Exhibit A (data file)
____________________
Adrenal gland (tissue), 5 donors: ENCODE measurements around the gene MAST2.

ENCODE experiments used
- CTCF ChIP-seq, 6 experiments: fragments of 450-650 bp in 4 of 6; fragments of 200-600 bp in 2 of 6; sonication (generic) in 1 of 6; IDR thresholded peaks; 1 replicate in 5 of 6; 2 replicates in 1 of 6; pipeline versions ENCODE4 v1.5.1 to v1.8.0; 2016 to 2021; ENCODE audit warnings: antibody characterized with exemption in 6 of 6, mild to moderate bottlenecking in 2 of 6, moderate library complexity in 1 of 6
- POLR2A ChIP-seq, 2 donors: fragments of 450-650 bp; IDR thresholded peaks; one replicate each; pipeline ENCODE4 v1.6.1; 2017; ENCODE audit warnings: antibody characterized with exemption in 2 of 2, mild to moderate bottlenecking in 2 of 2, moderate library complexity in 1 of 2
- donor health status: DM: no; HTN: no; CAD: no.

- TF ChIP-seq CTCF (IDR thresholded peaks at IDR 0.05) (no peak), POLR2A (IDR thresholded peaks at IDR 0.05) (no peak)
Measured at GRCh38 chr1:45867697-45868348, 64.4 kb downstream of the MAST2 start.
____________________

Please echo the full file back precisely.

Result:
Adrenal gland (tissue), 5 donors: ENCODE measurements around the gene MAST2.

ENCODE experiments used
- CTCF ChIP-seq, 6 experiments: fragments of 450-650 bp in 4 of 6; fragments of 200-600 bp in 2 of 6; sonication (generic) in 1 of 6; IDR thresholded peaks; 1 replicate in 5 of 6; 2 replicates in 1 of 6; pipeline versions ENCODE4 v1.5.1 to v1.8.0; 2016 to 2021; ENCODE audit warnings: antibody characterized with exemption in 6 of 6, mild to moderate bottlenecking in 2 of 6, moderate library complexity in 1 of 6
- POLR2A ChIP-seq, 2 donors: fragments of 450-650 bp; IDR thresholded peaks; one replicate each; pipeline ENCODE4 v1.6.1; 2017; ENCODE audit warnings: antibody characterized with exemption in 2 of 2, mild to moderate bottlenecking in 2 of 2, moderate library complexity in 1 of 2
- donor health status: DM: no; HTN: no; CAD: no.

- TF ChIP-seq CTCF (IDR thresholded peaks at IDR 0.05) (no peak), POLR2A (IDR thresholded peaks at IDR 0.05) (no peak)
Measured at GRCh38 chr1:45867697-45868348, 64.4 kb downstream of the MAST2 start.